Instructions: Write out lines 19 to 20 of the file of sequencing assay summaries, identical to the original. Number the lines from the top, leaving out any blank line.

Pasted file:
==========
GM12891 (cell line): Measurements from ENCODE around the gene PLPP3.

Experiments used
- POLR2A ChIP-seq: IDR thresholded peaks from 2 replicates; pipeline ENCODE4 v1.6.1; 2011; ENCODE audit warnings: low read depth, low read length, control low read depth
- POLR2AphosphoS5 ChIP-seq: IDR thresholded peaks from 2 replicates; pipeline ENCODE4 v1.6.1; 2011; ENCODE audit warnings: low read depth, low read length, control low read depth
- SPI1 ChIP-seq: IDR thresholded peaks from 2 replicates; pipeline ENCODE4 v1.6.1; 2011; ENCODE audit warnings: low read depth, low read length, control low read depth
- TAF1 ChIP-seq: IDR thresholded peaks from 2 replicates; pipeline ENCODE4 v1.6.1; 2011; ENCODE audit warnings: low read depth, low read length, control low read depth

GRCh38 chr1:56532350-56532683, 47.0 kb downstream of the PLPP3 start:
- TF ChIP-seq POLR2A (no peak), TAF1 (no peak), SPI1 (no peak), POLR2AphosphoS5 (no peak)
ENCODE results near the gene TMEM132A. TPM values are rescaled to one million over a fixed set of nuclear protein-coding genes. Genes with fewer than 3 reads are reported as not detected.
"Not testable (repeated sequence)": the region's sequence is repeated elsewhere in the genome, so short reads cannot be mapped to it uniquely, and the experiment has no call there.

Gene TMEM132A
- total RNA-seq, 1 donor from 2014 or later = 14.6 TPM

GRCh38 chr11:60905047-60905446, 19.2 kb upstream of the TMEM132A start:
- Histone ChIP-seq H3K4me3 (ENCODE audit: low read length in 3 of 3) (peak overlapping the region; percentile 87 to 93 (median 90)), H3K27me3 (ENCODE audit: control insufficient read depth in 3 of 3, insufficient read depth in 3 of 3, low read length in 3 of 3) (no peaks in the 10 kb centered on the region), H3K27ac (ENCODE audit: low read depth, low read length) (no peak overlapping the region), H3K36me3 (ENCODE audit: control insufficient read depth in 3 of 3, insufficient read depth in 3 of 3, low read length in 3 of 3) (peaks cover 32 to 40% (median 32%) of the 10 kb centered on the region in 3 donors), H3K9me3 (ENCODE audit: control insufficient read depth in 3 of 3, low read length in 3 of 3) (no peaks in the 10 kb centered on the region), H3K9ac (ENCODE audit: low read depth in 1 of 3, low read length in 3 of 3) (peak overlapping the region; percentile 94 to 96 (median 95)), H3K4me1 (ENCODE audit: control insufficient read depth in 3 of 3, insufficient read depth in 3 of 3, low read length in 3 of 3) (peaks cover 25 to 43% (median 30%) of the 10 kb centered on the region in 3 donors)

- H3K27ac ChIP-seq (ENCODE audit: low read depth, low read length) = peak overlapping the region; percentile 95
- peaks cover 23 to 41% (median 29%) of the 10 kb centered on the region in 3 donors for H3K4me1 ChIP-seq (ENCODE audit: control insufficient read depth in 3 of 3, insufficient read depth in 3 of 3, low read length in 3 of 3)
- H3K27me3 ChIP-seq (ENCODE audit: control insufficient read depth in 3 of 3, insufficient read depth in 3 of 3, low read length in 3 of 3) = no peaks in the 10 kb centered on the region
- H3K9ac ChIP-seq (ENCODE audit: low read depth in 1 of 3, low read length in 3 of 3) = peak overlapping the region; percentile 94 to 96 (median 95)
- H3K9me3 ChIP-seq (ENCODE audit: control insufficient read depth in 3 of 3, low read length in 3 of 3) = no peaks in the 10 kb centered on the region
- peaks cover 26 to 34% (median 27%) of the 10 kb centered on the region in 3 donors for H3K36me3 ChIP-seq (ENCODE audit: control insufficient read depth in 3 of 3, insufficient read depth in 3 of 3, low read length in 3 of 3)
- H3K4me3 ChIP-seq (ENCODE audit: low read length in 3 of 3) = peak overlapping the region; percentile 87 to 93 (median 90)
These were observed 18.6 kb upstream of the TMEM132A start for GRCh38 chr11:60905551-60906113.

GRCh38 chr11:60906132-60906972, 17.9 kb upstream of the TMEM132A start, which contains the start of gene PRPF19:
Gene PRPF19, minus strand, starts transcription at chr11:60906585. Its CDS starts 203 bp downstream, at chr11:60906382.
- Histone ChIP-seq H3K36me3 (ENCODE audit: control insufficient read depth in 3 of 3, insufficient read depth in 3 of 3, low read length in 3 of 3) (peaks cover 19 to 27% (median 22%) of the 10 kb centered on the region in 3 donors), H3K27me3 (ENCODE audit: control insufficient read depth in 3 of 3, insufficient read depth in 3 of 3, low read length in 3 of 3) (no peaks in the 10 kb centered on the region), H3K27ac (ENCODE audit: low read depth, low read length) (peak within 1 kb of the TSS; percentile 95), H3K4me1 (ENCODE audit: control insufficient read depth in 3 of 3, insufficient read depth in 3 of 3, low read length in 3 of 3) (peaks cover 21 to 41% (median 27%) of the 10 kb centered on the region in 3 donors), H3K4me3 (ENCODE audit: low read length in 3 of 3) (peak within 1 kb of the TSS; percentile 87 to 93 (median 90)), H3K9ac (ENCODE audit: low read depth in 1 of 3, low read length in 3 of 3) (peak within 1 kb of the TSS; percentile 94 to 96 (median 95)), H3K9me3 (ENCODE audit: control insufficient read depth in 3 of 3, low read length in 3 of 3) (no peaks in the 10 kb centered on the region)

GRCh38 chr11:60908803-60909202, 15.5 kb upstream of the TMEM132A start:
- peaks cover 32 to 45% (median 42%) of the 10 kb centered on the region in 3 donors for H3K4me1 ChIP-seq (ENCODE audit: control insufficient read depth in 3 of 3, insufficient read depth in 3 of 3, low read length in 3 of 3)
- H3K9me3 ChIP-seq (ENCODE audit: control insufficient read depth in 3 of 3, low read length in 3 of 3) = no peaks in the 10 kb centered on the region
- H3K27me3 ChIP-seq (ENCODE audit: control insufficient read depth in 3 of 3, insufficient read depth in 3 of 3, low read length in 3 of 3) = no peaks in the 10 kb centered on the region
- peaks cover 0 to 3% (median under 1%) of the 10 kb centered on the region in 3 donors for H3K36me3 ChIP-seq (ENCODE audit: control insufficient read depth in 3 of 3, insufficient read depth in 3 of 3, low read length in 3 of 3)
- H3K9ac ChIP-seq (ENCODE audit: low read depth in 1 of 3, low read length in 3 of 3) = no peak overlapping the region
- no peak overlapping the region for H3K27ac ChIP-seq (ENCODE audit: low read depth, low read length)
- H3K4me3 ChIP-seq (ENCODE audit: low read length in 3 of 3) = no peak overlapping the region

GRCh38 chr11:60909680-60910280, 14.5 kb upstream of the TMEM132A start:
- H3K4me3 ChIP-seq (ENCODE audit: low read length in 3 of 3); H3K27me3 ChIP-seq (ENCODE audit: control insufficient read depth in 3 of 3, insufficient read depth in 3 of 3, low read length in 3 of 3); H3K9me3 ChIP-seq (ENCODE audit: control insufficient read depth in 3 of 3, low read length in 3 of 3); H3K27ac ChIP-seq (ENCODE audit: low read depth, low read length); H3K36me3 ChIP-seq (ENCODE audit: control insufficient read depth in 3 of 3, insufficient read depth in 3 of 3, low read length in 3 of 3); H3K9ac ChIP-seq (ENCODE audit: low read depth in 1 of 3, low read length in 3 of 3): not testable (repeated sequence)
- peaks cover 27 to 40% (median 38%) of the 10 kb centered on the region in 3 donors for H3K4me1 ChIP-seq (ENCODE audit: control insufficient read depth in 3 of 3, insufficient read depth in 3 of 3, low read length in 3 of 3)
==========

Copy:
- H3K9me3 ChIP-seq (ENCODE audit: control insufficient read depth in 3 of 3, low read length in 3 of 3) = no peaks in the 10 kb centered on the region
- peaks cover 26 to 34% (median 27%) of the 10 kb centered on the region in 3 donors for H3K36me3 ChIP-seq (ENCODE audit: control insufficient read depth in 3 of 3, insufficient read depth in 3 of 3, low read length in 3 of 3)